The Philippines has upped the ante in its territorial dispute with China by fighting fire with fire, or in this case, a map with a map. The Philippines has recently unveiled an exhibit in Manila of 60 ancient maps of Asia that authorities say debunk China’s claimed "historical ownership" over disputed areas of the South China Sea, specifically the Scarborough Shoal, located west of the Philippines.
According to Filipino newspaper The Inquirer, Supreme Court Senior Associate Justice Antonio Carpio said in a public lecture that he hopes the maps, the oldest dating from 1136 during China’s Southern Song Dynasty, would finally settle the dispute in the South China Sea in the Philippines' favor. The cartographic display is also viewable online at the Institute of Maritime and Ocean Affairs website.
“We should respect historical facts, not historical lies,” Carpio said. The collection of maps shows the island of Hainan, China’s southernmost region, as not including any maritime territories, particularly the hotly disputed Scarborough Shoal and Spratly Islands.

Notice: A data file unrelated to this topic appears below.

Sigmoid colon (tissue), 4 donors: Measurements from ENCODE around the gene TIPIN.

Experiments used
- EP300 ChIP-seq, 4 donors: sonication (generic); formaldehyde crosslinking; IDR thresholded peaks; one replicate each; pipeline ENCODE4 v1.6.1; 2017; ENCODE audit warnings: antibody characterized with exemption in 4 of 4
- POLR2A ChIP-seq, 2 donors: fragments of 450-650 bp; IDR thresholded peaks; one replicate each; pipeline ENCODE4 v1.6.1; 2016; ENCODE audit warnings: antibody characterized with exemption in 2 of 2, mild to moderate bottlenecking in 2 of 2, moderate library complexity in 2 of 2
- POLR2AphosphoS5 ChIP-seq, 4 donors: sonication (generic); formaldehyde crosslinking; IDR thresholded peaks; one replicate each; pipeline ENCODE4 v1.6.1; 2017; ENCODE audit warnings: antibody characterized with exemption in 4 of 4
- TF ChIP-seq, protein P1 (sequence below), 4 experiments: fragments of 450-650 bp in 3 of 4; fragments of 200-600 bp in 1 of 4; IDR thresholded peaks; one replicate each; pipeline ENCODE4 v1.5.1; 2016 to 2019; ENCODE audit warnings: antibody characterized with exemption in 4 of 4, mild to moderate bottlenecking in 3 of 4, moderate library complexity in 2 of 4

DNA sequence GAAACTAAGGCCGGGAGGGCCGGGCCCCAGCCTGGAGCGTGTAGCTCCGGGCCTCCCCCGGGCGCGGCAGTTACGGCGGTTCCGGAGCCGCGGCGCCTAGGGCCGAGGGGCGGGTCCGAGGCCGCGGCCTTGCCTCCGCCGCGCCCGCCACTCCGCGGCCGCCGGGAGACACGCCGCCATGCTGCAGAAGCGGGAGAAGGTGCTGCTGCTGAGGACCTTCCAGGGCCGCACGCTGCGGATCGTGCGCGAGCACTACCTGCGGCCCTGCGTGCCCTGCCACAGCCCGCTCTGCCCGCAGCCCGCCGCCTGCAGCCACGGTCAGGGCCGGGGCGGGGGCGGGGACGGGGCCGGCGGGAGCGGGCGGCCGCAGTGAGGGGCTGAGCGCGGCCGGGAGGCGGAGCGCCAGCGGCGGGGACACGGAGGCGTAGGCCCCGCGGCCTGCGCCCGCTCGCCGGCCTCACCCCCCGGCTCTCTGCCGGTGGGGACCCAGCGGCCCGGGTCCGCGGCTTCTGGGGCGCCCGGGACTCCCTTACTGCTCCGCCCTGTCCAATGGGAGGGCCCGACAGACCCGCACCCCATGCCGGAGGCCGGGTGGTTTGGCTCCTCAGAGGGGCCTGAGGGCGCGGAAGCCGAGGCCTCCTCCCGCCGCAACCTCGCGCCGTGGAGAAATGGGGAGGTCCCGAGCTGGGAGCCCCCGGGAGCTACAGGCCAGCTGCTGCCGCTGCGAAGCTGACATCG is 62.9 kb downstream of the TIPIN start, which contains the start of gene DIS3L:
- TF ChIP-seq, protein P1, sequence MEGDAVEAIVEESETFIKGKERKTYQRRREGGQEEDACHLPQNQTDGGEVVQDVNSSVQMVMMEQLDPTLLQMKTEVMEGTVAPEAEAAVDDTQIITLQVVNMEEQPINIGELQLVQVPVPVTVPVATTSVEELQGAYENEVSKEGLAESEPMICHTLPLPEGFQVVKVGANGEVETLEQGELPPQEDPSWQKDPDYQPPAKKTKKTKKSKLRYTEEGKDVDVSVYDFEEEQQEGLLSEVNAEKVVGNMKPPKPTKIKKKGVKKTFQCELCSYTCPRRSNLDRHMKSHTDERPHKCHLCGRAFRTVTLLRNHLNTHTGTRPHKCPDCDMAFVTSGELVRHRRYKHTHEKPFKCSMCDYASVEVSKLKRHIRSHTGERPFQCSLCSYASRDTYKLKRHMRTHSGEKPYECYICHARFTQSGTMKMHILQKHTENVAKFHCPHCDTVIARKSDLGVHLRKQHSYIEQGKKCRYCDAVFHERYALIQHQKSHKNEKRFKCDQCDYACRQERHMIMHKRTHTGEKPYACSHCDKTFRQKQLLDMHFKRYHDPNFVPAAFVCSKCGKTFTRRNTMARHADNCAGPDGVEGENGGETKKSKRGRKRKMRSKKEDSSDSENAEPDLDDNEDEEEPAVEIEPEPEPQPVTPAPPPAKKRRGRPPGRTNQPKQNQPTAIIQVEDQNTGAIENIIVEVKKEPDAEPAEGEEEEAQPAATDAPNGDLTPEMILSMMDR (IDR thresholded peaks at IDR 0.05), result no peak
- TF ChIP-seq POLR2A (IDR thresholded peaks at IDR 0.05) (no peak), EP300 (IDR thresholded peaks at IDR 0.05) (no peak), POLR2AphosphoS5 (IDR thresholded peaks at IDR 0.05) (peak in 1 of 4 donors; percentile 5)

China’s claim over the territory, which it calls Huangyan Island, re-emerged in April 2012, after the Philippines discovered Chinese fishermen engaging in what Manila said was poaching at the shoal. The discovery eventually led to a tense confrontation between Chinese and Filipino maritime forces and continues to be a geopolitical point of contention for the two countries. The Philippines is an ally of the U.S.
China’s maritime claims extend beyond just the Scarborough Shoal, and even beyond the South China Sea. China is also embroiled in disputes with Japan in the East China Sea over a cluster of islands called the Diaoyu in Chinese or Senkaku in Japanese. In the South China Sea, Brunei, Malaysia, Vietnam and Taiwan all lay claim to different areas that China has also claimed as its own.
China has been known to use maps in the past as a form of cultural warfare. Earlier this summer, the Chinese government released a new official “vertical” map which not only included the mainland, but also much of the South China Sea.